Readers’ take: Beggars should be encouraged to take charge of their lives, not bank on charity
You can’t miss the beggars. They are present at various spots around the tricity such as railway stations, bus stops, roundabouts, markets and religious places. The homeless and destitute, landless labourers and others stricken by poverty indulge in begging in the absence of any employment. Some children are forced to beg by the begging mafia and also made to indulge in crimes. On occasions the poor also encourage their children to beg. What the authorities need to do immediately is.
1. Hospitalise the ill and the infirm
2. Identify children who beg and send them to school
3. Arrest physically fit and mentally alert beggars under the Bombay Prevention of Begging Act 1959 or the Haryana Prevention of Beggary Act 1971.
The problem will not disappear unless governments show the will to mainstream such people.
SK Khosla, Chandigarh
The dispensation needs to walk the extra mile to efficaciously deal with the menace of begging, especially in the new normal situation triggered by the ongoing battle against the Covid-19 pandemic. Should the dispensation want to take on the menace, it needs to crack the whip on those giving alms to the beggars, especially at light points. Police patrolling during peak hours needs to be beefed up. NGOs, sector bodies and the citizenry can play a pivotal role in at least minimising the menace, if not totally containing it.
Ramesh K Dhiman, Chandigarh
Begging has become a common problem in the tricity. The following steps can help eradicate it:
- Compulsory and aided (ie free) education for children forced to beg, till Class 10. This will make children self reliant and provide them basic knowledge for socio-economic growth.
- Secondly, if the government takes steps to form bodies/association similar to ASHA (accredited social health activist) so that women/young girls can be taken care of, it can end begging among them. Women in slum areas have no facilities with respect to hygiene and social and food security. If ways and means to this are provided by the government, people will stop begging. Thirdly, harsh steps ought to be taken against those begging and skills taught to them to start earning.
Rajinder Preet Kaur, Rajpura
Practice of begging is rampant, especially in metros and urban areas despite laws and measures adopted by state and Central agencies to curb it. There are organised gangs which exploit the innocents and force them to beg just for money. Rescue teams should be formed at district levels to identify such gangs, the members of which should be punished according to existing laws. The old and infirm who are forced to beg should be sent to destitute homes and children sent to rehabilitation and training centres. Offering alms to beggars at religious congregations, sites should also be made a punishable offence.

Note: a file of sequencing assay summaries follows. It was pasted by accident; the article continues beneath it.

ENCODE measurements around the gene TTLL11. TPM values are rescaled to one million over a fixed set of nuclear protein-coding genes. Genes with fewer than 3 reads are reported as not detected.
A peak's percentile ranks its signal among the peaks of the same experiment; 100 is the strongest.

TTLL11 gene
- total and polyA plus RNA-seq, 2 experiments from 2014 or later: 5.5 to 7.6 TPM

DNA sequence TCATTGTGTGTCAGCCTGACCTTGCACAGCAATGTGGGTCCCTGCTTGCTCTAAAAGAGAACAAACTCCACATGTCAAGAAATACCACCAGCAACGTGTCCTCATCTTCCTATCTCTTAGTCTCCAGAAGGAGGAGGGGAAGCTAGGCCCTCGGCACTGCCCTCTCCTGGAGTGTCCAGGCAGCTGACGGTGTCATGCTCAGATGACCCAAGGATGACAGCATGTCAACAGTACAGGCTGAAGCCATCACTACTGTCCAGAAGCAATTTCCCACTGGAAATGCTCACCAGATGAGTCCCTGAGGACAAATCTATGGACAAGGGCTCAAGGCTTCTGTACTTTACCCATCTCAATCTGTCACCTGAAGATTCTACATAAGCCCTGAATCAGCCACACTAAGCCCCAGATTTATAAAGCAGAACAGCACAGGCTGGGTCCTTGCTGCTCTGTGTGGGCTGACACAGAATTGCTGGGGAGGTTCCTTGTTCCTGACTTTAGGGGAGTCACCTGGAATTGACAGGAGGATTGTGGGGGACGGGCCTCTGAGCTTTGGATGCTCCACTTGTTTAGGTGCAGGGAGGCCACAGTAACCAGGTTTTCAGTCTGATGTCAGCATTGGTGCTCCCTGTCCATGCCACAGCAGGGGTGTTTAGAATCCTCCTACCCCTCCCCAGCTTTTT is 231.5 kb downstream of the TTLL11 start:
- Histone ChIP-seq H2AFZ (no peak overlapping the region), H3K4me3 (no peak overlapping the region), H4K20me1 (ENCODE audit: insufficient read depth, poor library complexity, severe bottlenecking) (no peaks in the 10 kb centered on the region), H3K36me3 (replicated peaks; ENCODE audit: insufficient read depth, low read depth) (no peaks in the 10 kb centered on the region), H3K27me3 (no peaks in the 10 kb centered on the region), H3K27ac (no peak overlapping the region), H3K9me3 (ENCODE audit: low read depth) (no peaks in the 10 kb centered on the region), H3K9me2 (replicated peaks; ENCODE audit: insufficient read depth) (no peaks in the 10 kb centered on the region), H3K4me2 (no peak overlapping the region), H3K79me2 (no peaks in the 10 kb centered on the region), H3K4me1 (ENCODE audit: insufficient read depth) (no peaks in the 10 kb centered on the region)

Anil Vinayak, Amritsar
One is overwhelmed with sadness in these times of Covid-19 to see people with small children and carrying babies in their arms, begging at street junctions and streets. Most of them are homeless which is dangerous in the Covid pandemic situation. Such people should be put up in rehabilitation centres set up by state authorities with the help of social and charitable institutes. They should be taught skill development techniques so that they can stand on their feet.
Col TBS Bedi (retd), Mohali
The beggars of the city can easily be resettled if the administration shows some intent and decides to use its existing available resources. They can be accommodated in night shelters made by the administration. And as the free ration scheme is already in place, food can be provided to these beggars irrespective of whether they possess ration cards or not. These people should also be provided skill training and education and made aware of the employment opportunities available under the Mahatma Gandhi National Rural Employment Guarantee Scheme, which would benefit them and fulfil the labour needs of the administration.
Gurnoor Grewal, Chandigarh
First of all it is really important to know what begging really means. It means asking for money, food and shelter from people without doing any hard work. We all have heard that hard work is the key to success and this should be the mantra everyone should follow. To stop begging, citizens have to take the initiative and instead of money give food and clothes to them. Once they run out of money the beggars will have no choice but to work. Secondly, the government should provide them free shelter so they will not be under pressure to pay extra for lodgings while they work. We should also encourage people who are working hard and trying to sell products, in whichever way possible, by buying from them.
The main concern of a person who begs is to make enough money for four square meals a day. So, they should be counselled first and given the assurance that they will earn while learning and put up free of cost in shelters. They should be imparted skills training and in that course of time should be paid for the work they do, like paid internships. Their children should be sent to government schools and teachers engaged to teach them in the shelters. The youngsters should also at the same time be given some vocational training to help them earn a living going forward. The government should come up with a law to ban begging and to start opportunities for beggars to live with dignity.
Abhilasha Gupta, Mohali
Begging is a full time profession for many Indians but in a pandemic situation it can be a source of transmission. Those who are able bodied should be jailed for a short while and made to understand why begging should not be encouraged. Those who are on the streets should also be medically tested for Covid. A special fine should be imposed on people who feed them or give money to them to discourage this practice.
Avinash Goyal, Chandigarh